Local organisations and concerned individuals are being invited to join the forum and work out practical ways to protect kauri in their own communities, complementing the reach and resources of the national Kauri Dieback Management Programme.

Interim forum chair Vivienne McLean said forum meetings will be held to share knowledge and resources and keep everyone up to date with the latest research and strategies coming out of the national programme.

“The disease is here, and there is no known cure, but if we act now and work together we can limit its spread. Community-based effort will be the key to protecting our kauri,” she said. “We are hoping to get a wide cross-section attending, in particular iwi, tourism operators and accommodation providers, tramping clubs, hunters, farmers, schools, Scouts, service clubs, nurseries, pest and weed control contractors, multi-sports event organisers. Everyone has a part to play in protecting our kauri.”

The inaugural meetings are open to anyone with an interest in protecting Coromandel kauri. Each meeting will include an update on the situation on the Coromandel Peninsula, national initiatives and the latest research into this deadly disease, as well as workshops where people will identify what is needed to protect their local kauri and who can help in their community.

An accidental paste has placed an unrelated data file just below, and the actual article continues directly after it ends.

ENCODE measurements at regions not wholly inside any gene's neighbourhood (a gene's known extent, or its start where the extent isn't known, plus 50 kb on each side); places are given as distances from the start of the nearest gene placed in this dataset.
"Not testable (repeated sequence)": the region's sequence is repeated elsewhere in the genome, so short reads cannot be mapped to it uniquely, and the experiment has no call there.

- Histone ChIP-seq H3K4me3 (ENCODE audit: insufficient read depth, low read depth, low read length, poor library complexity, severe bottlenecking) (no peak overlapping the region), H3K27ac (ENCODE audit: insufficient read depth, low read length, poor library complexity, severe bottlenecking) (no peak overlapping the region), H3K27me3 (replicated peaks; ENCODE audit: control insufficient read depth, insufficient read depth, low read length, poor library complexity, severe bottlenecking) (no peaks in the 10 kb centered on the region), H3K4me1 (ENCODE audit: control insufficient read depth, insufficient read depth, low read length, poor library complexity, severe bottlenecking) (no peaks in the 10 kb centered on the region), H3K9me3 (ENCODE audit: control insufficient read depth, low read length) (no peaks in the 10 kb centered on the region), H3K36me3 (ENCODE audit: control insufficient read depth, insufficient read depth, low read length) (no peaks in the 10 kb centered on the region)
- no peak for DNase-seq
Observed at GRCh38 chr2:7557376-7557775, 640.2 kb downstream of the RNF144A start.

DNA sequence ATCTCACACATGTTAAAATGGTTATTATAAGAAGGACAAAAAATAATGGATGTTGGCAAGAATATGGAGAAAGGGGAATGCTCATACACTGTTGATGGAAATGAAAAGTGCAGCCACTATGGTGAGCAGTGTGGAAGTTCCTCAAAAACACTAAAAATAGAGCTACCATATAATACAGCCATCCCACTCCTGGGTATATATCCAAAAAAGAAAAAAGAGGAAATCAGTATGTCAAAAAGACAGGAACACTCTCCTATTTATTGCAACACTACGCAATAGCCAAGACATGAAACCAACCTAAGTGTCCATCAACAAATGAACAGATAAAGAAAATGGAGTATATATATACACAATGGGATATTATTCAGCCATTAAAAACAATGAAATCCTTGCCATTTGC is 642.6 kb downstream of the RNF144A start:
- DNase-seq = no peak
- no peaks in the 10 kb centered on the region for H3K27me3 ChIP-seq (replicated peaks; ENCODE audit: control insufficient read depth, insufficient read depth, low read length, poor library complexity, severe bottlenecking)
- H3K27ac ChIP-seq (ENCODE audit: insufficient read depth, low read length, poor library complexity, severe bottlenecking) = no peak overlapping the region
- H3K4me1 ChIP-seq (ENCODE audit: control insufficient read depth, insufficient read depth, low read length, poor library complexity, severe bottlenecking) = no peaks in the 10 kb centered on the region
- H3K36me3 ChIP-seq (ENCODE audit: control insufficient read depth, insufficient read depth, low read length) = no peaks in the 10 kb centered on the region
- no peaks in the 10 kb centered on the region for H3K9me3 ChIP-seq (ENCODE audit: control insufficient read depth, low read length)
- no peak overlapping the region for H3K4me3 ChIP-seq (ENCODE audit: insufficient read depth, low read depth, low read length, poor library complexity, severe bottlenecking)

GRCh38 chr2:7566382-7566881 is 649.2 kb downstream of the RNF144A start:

The Whitianga meeting will be held on Sunday 31 August in the Whitianga Town Hall from 2:00pm to 5:00pm.

Anyone interested in attending please RSVP to Kauri 2000 by Thursday 28 August  - phone 07 866 0468 or email This email address is being protected from spambots. You need JavaScript enabled to view it. with your contact details.

Aerial poison drops completed on Great Mercury Island

The final of two aerial bait applications required to remove rats and feral cats from Ahuahu Great Mercury Island have been safely and successfully completed.

The Department of Conservation (DOC) and the owners of Great Mercury Island, Sir Michael Fay and David Richwhite are working together to eradicate pests from Great Mercury to make the island a pest free sanctuary for native wildlife.